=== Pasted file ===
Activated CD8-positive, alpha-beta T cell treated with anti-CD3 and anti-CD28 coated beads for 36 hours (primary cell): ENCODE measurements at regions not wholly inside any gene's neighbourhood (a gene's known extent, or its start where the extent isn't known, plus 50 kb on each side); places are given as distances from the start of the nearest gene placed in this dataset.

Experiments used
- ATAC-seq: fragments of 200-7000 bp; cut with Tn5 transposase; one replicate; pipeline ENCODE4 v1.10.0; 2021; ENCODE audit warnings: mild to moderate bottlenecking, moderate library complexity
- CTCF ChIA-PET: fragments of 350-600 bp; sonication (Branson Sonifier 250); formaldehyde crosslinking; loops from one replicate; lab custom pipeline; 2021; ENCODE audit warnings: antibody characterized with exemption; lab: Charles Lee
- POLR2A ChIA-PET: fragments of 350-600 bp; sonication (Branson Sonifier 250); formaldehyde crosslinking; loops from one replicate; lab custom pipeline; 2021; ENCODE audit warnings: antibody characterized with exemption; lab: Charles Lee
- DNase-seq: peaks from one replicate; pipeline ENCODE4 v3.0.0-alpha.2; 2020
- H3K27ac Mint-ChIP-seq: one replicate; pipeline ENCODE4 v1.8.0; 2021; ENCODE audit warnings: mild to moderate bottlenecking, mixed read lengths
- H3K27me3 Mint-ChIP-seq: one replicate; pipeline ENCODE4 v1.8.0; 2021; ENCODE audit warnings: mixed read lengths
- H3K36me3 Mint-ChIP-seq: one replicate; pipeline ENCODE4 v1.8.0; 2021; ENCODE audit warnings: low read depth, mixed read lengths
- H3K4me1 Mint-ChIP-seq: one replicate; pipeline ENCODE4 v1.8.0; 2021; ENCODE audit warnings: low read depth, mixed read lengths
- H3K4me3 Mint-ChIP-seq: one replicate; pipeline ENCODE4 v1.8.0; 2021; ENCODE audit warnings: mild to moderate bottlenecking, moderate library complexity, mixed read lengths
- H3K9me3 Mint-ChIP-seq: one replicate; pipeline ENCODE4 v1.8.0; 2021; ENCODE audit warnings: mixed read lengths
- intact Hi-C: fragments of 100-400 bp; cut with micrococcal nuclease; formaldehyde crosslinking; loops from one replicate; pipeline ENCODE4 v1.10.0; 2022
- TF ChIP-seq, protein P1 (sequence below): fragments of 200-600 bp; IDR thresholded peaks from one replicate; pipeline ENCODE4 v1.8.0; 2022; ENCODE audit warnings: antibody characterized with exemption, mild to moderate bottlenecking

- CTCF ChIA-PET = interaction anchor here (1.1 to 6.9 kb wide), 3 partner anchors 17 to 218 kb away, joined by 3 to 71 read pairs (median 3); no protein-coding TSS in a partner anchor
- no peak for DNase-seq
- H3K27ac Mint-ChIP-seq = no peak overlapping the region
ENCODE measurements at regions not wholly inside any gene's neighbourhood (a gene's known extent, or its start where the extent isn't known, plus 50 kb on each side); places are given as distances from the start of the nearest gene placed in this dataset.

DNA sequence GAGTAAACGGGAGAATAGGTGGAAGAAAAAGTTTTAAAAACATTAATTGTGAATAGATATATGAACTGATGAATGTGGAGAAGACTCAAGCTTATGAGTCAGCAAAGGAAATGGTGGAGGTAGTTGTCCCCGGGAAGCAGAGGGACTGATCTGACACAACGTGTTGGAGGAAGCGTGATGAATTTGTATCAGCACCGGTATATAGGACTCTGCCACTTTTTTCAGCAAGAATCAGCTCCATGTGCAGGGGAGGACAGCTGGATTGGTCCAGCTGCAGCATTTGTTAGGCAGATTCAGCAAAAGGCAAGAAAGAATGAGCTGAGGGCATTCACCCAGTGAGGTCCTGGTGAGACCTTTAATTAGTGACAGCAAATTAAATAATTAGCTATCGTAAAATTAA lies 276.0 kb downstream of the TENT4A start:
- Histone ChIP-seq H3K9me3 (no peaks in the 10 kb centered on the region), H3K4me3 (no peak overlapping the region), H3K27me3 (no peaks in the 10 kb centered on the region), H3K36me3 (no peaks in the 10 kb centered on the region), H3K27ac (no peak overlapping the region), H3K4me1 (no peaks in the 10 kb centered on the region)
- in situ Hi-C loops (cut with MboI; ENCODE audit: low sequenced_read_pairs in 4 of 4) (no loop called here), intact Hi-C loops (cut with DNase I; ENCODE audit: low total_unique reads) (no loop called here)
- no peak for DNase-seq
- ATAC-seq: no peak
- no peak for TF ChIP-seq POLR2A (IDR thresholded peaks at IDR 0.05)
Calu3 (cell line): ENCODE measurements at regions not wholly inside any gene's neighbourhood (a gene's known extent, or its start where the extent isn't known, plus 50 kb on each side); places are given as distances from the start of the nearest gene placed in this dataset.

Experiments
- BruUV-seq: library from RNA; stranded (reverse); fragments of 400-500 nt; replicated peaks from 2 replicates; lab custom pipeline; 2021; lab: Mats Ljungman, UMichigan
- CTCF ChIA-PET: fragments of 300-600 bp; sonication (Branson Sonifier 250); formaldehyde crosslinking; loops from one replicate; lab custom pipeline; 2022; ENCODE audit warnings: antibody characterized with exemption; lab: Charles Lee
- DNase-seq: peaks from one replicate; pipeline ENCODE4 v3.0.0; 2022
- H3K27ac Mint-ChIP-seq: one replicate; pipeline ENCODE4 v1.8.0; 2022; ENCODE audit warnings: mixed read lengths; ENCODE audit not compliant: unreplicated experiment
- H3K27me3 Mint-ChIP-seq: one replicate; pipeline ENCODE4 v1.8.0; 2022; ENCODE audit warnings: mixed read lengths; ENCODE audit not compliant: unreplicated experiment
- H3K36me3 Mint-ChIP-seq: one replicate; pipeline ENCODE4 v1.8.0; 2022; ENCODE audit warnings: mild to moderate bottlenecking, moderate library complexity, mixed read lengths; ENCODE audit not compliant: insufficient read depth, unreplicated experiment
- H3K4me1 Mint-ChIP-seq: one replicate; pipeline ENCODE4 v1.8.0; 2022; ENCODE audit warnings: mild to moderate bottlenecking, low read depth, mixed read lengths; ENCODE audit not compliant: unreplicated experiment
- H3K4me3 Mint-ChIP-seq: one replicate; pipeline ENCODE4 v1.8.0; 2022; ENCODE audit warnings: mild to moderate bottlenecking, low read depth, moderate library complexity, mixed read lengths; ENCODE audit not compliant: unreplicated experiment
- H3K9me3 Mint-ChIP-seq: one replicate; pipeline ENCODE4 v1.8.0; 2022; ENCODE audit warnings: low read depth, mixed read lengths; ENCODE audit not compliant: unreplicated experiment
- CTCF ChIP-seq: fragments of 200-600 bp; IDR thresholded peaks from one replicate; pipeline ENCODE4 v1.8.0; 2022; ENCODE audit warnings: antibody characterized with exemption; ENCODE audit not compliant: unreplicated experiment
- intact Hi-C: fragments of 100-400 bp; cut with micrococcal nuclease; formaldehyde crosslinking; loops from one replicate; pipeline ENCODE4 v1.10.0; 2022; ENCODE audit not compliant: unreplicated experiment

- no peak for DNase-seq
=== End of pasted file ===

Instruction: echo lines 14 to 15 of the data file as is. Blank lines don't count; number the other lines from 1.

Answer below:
- TF ChIP-seq, protein P1 (sequence below): fragments of 200-600 bp; IDR thresholded peaks from one replicate; pipeline ENCODE4 v1.8.0; 2022; ENCODE audit warnings: antibody characterized with exemption, mild to moderate bottlenecking

- CTCF ChIA-PET = interaction anchor here (1.1 to 6.9 kb wide), 3 partner anchors 17 to 218 kb away, joined by 3 to 71 read pairs (median 3); no protein-coding TSS in a partner anchor